Turmoil at the top

I see, from a story on Global News, broken by Mercedes Stephenson, of Global and David Pugliese (Post Media), two journalists with very good sources inside DND and the downloadCanadian Armed Forces, that “The second in command of Canada’s military Lt.-Gen. Paul Wynnyk is resigning after he said Chief of the Defence Staff General Jonathan Vance planned to replace him as the vice chief of the defence staff with Vice-Admiral Mark Norman … [but] … Vance then reversed that plan weeks later, according to Wynnyk, when Norman settled with the government and retired from the military.

Lieutenant General “Wynnyk was the fifth vice chief to serve under Vance, and questions are now being raised about his leadership, senior military sources told Global News … [and, the report says] … There are now questions about who will fill the job next. No one appears to be ready, the sources said.” With the utmost respect to Mercedes Stephenson’s sources, who are, I suspect three and two-star admirals and generals, almost any general officer is “ready” to be Vice Chief of the Defence Staff or to fill almost any other “flag” appointment (jobs like surgeon general and the judge advocate general being obvious exceptions). I lived through times when the head of the Army’s equipment engineering branch was not an engineer ~ but was picked specifically because he could lead and manage people and could leave the “engineering” to subordinates, and when a logistics officer ran the Army, to the horror or a few combat branch dinosaurs, and when a Signals officer was Chief of the Defence Staff, too, because, at the time, the top leaders still understood that generals are generalists. I will assert, some will disagree but they are wrong, that almost every rear admiral and major general, from almost every corner of the military, is “ready” right now, to be Chief of the Defence Staff and almost every commodore and brigadier general is equally “ready” to be the Vice Chief. If that is not the case then the Canadian Forces’ leadership system is in a crisis right now,  which only a wholesale slaughter of admirals and generals will rectify … or else there will be a slaughter of young Canadian men and women when our armed forces muct face a near-peer enemy.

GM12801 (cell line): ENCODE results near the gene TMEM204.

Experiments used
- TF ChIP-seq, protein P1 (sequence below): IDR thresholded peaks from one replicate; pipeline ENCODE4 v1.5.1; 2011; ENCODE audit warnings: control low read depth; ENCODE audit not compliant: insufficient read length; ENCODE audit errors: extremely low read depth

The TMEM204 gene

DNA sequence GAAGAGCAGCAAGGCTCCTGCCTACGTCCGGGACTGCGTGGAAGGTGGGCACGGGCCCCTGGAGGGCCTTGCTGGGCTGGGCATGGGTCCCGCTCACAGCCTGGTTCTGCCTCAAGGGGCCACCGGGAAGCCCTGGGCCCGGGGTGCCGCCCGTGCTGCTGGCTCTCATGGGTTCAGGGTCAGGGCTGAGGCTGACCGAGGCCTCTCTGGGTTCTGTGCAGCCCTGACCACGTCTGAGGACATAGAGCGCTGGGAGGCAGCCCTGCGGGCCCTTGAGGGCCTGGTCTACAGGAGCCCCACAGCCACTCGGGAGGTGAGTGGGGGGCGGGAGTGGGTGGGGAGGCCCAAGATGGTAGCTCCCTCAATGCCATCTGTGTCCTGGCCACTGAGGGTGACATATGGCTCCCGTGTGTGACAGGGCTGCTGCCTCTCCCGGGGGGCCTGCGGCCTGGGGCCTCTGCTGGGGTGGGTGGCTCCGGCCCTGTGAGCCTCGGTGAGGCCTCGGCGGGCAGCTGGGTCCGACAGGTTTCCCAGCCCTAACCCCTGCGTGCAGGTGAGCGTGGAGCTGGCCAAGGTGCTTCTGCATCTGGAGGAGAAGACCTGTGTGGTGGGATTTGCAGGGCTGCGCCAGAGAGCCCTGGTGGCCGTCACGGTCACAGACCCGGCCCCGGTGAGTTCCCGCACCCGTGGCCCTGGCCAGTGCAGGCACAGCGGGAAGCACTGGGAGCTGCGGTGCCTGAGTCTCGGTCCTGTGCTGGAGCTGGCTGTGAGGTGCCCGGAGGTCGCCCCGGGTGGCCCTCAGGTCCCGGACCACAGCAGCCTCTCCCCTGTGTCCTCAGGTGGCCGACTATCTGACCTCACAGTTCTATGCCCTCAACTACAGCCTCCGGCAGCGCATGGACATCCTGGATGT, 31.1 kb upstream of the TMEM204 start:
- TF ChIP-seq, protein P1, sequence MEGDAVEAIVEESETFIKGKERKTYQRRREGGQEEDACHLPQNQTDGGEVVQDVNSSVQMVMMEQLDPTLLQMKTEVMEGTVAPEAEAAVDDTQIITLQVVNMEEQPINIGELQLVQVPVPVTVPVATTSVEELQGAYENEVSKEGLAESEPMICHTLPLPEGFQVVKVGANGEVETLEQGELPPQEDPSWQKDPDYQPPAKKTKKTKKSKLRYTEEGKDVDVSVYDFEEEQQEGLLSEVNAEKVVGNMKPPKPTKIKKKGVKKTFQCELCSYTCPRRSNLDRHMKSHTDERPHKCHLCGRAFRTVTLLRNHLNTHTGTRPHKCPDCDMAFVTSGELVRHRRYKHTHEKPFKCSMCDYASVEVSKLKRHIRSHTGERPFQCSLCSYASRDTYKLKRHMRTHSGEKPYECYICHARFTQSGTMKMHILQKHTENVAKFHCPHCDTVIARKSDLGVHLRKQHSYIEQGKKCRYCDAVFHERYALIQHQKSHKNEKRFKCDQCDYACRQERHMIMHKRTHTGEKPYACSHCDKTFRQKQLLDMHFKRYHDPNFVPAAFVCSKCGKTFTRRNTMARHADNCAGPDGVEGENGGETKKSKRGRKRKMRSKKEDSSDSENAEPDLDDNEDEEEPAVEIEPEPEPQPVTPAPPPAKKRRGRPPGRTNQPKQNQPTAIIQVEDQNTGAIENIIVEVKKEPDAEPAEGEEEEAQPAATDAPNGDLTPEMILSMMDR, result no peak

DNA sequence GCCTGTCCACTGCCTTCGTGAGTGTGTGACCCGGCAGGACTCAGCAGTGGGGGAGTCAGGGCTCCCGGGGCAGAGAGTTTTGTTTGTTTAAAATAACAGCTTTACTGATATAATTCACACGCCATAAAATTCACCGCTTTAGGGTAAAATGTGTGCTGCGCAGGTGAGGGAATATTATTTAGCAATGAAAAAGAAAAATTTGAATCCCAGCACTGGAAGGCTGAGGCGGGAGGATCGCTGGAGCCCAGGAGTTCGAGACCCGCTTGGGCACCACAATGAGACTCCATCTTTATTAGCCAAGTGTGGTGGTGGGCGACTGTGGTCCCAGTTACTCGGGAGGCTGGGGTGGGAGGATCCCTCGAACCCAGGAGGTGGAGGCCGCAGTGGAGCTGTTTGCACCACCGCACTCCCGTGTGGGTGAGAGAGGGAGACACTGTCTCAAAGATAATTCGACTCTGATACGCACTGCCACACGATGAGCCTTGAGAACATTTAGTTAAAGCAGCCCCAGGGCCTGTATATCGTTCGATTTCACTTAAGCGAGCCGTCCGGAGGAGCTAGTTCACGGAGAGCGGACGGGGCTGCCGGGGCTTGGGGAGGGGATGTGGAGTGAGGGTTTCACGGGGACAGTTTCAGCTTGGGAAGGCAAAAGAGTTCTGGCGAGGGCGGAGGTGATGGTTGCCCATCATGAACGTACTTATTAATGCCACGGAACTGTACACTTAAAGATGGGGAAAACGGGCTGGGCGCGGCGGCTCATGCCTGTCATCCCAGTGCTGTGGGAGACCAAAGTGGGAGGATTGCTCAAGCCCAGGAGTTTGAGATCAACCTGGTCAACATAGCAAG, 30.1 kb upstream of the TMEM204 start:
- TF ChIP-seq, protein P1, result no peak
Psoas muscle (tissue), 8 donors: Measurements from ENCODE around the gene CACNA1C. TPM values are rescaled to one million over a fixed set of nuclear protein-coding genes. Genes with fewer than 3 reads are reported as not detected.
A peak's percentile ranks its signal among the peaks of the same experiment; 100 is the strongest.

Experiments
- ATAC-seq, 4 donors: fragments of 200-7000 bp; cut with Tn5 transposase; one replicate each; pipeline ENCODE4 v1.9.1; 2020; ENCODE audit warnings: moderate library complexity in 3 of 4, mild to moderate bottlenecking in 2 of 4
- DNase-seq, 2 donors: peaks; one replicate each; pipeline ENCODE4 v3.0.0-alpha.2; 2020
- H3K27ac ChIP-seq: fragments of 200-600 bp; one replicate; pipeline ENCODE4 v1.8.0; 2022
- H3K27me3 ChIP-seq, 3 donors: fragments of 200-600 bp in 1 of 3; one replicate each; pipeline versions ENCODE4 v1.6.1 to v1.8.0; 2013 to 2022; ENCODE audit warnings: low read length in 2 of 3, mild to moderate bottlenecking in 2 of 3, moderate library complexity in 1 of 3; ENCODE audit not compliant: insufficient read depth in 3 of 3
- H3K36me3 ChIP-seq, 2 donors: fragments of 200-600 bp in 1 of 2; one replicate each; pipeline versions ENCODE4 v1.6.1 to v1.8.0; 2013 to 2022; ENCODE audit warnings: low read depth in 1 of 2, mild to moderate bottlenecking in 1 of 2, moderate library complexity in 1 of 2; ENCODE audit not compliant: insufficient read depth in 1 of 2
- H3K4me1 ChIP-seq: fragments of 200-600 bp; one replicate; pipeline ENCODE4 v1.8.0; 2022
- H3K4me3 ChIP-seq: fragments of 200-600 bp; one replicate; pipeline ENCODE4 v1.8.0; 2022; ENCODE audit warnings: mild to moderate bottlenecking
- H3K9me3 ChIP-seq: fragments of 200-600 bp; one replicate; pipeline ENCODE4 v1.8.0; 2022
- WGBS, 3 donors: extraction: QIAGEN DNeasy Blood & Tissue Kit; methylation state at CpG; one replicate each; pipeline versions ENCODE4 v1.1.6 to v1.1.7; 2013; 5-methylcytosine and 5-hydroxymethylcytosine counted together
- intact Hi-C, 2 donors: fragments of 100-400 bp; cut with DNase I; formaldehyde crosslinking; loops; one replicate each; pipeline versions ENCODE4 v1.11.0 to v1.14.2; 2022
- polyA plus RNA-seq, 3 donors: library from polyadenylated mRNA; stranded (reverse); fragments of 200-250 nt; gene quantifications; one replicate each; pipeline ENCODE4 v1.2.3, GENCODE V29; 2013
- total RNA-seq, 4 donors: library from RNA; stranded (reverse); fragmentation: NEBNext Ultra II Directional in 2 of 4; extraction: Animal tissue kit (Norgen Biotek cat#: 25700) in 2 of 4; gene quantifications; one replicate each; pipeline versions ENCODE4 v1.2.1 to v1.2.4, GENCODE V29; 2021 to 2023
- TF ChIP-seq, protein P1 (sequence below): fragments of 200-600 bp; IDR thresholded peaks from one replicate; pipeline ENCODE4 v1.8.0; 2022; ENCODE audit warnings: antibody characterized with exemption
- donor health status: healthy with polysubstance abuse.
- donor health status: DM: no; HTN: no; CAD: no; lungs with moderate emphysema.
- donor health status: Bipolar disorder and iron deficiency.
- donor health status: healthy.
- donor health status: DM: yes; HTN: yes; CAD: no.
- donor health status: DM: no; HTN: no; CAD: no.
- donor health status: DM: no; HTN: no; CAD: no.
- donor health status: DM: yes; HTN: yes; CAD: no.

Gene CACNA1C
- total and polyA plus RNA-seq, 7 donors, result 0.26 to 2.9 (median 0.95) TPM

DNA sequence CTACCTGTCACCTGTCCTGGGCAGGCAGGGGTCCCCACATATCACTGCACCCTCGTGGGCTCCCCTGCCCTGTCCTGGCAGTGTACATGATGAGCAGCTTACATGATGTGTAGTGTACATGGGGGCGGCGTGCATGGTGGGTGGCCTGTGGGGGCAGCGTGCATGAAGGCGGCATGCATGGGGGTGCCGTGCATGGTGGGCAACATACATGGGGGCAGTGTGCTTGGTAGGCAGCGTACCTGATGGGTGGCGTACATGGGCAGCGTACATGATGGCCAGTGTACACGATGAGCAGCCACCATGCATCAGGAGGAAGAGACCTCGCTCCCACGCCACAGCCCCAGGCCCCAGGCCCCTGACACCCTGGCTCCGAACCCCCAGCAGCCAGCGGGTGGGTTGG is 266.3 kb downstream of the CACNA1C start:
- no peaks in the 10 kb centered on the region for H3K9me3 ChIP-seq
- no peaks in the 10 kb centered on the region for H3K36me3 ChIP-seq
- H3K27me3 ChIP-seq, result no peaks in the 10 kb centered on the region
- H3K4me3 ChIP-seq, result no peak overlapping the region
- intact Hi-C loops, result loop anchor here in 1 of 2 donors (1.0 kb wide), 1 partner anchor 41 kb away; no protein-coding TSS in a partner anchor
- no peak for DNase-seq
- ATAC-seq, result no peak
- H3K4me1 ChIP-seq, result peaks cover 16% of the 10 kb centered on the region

At the risk of repeating myself:

  • The current military command and control (C²) superstructure is beyond bloated, it is morbidly obese;
  • The military C² system has things back-asswards ~ staff officers outrank combat commanders. We have commodores and brigadier generals sitting behind big desks in Ottawa when they ought to be commanding flotillas, brigades and air groups. The desks in HQs should be occupied by Navy captains and commanders and Army and RCAF colonels and lieutenant colonels, all of whom are, already, proven executives;
  • The CDS should be a three-star officer, a vice admiral or a lieutenant general ~ Canada, with only about 110,000 men and women, regular and reserve, in uniform, doesn’t need a four-star CDS. Reducing her or his rank would be an act “pour encourager les autres;”
  • The military’s command culture must start with getting the foundation right. The recruiting, selection, training and development of junior leaders, corporals and 2nd lieutenants (using the Army as my example), must be the highest priority for every single senior officer. If the foundation is solid then developing admirals and generals will not be a problem. If, as I suspect, the foundation is weak, if there is rank inflation, as I assert there is, at the tank/rifle section and troop/platoon command levels, then problems are going to persist and be magnified at the unit (ship, regiment or squadron), formation (group, brigade, wing and higher) and command levels and in National Defence HQ, too. Eventually, if the foundation is weak then we, Canadians will pay the price in blood … the blood of our sons and daughters and grandsons and granddaughters.

The solution is, relatively, cheap and easy: